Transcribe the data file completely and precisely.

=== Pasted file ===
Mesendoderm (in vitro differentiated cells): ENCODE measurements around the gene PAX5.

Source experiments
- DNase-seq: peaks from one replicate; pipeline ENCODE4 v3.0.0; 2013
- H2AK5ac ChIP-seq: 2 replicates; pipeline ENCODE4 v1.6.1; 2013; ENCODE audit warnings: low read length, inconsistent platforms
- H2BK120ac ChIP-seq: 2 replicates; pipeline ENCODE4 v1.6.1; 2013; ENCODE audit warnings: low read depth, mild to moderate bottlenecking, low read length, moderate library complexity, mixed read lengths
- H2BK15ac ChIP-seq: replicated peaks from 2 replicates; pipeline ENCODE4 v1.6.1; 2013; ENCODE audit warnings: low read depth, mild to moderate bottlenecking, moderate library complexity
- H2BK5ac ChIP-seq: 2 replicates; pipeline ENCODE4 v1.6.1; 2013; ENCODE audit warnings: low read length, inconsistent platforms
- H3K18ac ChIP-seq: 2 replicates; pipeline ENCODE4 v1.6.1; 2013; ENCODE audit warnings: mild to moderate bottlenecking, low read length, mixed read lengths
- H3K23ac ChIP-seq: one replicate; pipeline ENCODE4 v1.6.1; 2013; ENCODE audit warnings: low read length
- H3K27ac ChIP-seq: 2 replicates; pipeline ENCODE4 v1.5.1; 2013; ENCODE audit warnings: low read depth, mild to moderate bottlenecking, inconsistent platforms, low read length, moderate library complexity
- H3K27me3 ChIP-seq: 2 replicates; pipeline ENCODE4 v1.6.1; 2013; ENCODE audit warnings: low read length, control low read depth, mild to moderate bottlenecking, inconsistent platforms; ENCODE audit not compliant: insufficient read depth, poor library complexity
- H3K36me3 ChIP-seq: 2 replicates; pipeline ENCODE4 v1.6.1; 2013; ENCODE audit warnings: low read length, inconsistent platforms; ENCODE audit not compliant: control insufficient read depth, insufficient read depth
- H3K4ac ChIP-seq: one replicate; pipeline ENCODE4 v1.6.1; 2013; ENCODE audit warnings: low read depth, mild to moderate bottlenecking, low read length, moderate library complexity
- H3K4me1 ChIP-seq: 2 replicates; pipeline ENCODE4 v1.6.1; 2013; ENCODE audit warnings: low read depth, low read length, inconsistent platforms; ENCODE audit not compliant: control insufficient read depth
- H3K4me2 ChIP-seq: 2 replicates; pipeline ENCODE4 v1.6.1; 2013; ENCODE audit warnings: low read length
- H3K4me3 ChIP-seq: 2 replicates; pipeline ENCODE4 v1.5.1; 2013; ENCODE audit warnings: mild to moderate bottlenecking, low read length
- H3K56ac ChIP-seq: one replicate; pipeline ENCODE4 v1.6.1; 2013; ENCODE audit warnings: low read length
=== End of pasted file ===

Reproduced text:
Mesendoderm (in vitro differentiated cells): ENCODE measurements around the gene PAX5.

Source experiments
- DNase-seq: peaks from one replicate; pipeline ENCODE4 v3.0.0; 2013
- H2AK5ac ChIP-seq: 2 replicates; pipeline ENCODE4 v1.6.1; 2013; ENCODE audit warnings: low read length, inconsistent platforms
- H2BK120ac ChIP-seq: 2 replicates; pipeline ENCODE4 v1.6.1; 2013; ENCODE audit warnings: low read depth, mild to moderate bottlenecking, low read length, moderate library complexity, mixed read lengths
- H2BK15ac ChIP-seq: replicated peaks from 2 replicates; pipeline ENCODE4 v1.6.1; 2013; ENCODE audit warnings: low read depth, mild to moderate bottlenecking, moderate library complexity
- H2BK5ac ChIP-seq: 2 replicates; pipeline ENCODE4 v1.6.1; 2013; ENCODE audit warnings: low read length, inconsistent platforms
- H3K18ac ChIP-seq: 2 replicates; pipeline ENCODE4 v1.6.1; 2013; ENCODE audit warnings: mild to moderate bottlenecking, low read length, mixed read lengths
- H3K23ac ChIP-seq: one replicate; pipeline ENCODE4 v1.6.1; 2013; ENCODE audit warnings: low read length
- H3K27ac ChIP-seq: 2 replicates; pipeline ENCODE4 v1.5.1; 2013; ENCODE audit warnings: low read depth, mild to moderate bottlenecking, inconsistent platforms, low read length, moderate library complexity
- H3K27me3 ChIP-seq: 2 replicates; pipeline ENCODE4 v1.6.1; 2013; ENCODE audit warnings: low read length, control low read depth, mild to moderate bottlenecking, inconsistent platforms; ENCODE audit not compliant: insufficient read depth, poor library complexity
- H3K36me3 ChIP-seq: 2 replicates; pipeline ENCODE4 v1.6.1; 2013; ENCODE audit warnings: low read length, inconsistent platforms; ENCODE audit not compliant: control insufficient read depth, insufficient read depth
- H3K4ac ChIP-seq: one replicate; pipeline ENCODE4 v1.6.1; 2013; ENCODE audit warnings: low read depth, mild to moderate bottlenecking, low read length, moderate library complexity
- H3K4me1 ChIP-seq: 2 replicates; pipeline ENCODE4 v1.6.1; 2013; ENCODE audit warnings: low read depth, low read length, inconsistent platforms; ENCODE audit not compliant: control insufficient read depth
- H3K4me2 ChIP-seq: 2 replicates; pipeline ENCODE4 v1.6.1; 2013; ENCODE audit warnings: low read length
- H3K4me3 ChIP-seq: 2 replicates; pipeline ENCODE4 v1.5.1; 2013; ENCODE audit warnings: mild to moderate bottlenecking, low read length
- H3K56ac ChIP-seq: one replicate; pipeline ENCODE4 v1.6.1; 2013; ENCODE audit warnings: low read length